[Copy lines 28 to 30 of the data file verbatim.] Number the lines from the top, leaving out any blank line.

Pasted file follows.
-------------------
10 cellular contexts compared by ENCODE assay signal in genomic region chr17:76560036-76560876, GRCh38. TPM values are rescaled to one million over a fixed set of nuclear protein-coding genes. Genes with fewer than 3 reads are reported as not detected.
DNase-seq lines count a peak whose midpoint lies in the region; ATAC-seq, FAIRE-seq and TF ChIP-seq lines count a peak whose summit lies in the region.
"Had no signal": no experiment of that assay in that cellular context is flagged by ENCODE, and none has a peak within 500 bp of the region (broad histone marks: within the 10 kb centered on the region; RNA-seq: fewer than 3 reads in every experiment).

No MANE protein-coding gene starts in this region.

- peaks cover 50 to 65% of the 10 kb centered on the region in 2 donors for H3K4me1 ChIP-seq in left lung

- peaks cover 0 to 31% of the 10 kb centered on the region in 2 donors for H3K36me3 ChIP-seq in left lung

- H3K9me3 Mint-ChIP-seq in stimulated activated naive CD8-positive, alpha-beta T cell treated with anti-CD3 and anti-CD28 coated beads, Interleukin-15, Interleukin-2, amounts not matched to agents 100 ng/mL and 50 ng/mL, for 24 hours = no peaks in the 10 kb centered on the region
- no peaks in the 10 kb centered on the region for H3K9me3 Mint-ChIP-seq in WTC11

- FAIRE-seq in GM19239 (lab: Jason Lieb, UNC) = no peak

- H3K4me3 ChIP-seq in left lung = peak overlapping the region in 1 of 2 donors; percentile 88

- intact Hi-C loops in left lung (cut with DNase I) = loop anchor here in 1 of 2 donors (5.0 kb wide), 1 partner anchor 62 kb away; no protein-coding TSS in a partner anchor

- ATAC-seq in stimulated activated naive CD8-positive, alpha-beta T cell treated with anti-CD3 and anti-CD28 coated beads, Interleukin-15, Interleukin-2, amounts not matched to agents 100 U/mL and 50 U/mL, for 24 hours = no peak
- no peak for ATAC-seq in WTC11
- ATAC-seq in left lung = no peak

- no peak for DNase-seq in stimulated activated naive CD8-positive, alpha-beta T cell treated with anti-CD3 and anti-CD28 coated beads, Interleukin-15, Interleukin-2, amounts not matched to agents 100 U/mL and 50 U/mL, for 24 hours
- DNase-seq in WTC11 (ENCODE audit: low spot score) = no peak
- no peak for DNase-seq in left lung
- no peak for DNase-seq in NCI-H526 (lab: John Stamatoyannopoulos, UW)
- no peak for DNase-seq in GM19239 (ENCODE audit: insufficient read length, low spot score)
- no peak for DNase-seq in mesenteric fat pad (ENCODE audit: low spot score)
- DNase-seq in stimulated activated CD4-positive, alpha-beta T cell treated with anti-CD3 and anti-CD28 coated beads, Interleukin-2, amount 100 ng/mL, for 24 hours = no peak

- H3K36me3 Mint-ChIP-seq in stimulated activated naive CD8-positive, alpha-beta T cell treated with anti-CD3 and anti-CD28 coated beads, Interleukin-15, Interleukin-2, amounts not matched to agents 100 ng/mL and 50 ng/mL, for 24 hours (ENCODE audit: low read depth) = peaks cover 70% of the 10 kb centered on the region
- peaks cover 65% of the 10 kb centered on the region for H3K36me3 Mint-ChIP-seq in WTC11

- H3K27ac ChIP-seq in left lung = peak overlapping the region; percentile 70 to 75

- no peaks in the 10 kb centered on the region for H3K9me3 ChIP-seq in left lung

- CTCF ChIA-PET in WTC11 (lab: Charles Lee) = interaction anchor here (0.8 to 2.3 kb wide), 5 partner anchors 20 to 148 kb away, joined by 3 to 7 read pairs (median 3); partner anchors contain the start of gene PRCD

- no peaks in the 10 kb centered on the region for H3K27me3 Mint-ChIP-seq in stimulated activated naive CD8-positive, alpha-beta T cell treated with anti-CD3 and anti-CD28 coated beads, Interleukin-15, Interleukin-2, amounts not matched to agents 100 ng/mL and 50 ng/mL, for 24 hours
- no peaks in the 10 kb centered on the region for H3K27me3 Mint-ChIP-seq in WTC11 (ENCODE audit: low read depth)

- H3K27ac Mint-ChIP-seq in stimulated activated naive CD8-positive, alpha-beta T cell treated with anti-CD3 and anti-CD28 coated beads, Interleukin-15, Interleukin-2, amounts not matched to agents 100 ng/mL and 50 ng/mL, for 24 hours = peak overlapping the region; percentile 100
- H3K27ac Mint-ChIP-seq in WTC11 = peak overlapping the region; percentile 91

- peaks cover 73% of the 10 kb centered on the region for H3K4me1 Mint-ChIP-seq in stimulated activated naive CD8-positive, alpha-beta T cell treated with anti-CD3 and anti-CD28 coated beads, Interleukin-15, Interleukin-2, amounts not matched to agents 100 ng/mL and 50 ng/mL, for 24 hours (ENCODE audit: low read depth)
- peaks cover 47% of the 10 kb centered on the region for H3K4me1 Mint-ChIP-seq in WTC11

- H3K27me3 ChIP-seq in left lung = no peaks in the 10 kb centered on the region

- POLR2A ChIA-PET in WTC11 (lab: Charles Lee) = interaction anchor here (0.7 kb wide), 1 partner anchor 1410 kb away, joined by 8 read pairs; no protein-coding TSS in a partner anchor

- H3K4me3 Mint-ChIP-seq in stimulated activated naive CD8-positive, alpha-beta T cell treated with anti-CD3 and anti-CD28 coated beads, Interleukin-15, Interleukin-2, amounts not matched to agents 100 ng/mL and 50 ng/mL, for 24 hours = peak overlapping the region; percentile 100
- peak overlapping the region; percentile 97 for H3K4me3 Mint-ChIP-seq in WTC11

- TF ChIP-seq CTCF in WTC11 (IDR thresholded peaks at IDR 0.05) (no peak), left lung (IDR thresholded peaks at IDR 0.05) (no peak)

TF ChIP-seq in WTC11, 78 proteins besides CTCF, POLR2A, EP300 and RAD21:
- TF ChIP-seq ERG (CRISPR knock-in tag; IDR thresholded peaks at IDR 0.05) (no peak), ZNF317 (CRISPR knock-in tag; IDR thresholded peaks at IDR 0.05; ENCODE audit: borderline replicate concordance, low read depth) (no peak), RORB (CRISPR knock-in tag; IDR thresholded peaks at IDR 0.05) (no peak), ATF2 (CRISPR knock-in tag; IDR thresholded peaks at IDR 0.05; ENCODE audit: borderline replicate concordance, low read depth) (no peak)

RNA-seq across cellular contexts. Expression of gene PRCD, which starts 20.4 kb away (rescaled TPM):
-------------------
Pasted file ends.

- no peaks in the 10 kb centered on the region for H3K27me3 Mint-ChIP-seq in WTC11 (ENCODE audit: low read depth)

- H3K27ac Mint-ChIP-seq in stimulated activated naive CD8-positive, alpha-beta T cell treated with anti-CD3 and anti-CD28 coated beads, Interleukin-15, Interleukin-2, amounts not matched to agents 100 ng/mL and 50 ng/mL, for 24 hours = peak overlapping the region; percentile 100
- H3K27ac Mint-ChIP-seq in WTC11 = peak overlapping the region; percentile 91